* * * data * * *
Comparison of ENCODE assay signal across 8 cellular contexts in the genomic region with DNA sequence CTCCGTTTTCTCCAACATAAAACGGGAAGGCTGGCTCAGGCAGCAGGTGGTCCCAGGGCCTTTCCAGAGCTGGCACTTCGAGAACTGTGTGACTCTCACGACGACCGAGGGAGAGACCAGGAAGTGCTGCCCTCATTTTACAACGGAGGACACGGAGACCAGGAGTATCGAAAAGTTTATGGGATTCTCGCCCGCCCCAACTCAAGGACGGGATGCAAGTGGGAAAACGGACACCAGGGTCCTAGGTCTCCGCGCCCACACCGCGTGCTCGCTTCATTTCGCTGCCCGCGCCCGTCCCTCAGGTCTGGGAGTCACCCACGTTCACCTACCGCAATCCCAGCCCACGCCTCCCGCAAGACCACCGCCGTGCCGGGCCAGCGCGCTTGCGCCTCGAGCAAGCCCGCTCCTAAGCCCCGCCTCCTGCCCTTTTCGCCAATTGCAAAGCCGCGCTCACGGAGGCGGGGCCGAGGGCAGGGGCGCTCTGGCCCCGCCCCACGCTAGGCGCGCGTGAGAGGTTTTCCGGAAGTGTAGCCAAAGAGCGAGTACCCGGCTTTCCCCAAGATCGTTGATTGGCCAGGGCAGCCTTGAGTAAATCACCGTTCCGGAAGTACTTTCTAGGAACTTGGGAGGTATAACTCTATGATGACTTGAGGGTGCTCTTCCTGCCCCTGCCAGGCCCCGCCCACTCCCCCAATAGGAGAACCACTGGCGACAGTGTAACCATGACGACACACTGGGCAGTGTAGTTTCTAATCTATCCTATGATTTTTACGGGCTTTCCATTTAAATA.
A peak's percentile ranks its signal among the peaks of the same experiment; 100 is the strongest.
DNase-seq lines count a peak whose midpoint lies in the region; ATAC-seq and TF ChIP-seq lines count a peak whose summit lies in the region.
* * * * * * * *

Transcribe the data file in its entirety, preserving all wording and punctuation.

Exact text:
Comparison of ENCODE assay signal across 8 cellular contexts in the genomic region with DNA sequence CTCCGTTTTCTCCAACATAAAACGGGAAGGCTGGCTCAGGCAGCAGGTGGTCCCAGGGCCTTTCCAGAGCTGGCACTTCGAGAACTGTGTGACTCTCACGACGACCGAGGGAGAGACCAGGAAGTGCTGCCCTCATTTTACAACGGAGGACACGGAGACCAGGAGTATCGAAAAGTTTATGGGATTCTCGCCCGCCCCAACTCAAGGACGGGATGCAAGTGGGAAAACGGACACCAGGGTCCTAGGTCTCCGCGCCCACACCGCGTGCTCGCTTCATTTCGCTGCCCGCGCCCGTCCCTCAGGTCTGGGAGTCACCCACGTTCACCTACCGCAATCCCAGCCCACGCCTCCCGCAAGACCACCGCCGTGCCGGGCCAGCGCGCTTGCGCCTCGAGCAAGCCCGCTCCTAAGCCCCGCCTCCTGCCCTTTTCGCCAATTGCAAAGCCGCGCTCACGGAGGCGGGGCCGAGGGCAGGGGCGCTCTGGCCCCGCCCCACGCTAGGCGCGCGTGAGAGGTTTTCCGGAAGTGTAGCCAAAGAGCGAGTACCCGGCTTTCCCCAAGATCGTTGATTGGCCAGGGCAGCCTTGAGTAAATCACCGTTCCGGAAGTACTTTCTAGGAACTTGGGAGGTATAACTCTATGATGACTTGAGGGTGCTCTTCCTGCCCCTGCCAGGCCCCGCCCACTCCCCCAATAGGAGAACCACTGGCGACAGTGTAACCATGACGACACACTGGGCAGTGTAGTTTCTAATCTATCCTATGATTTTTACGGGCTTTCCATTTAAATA.
A peak's percentile ranks its signal among the peaks of the same experiment; 100 is the strongest.
DNase-seq lines count a peak whose midpoint lies in the region; ATAC-seq and TF ChIP-seq lines count a peak whose summit lies in the region.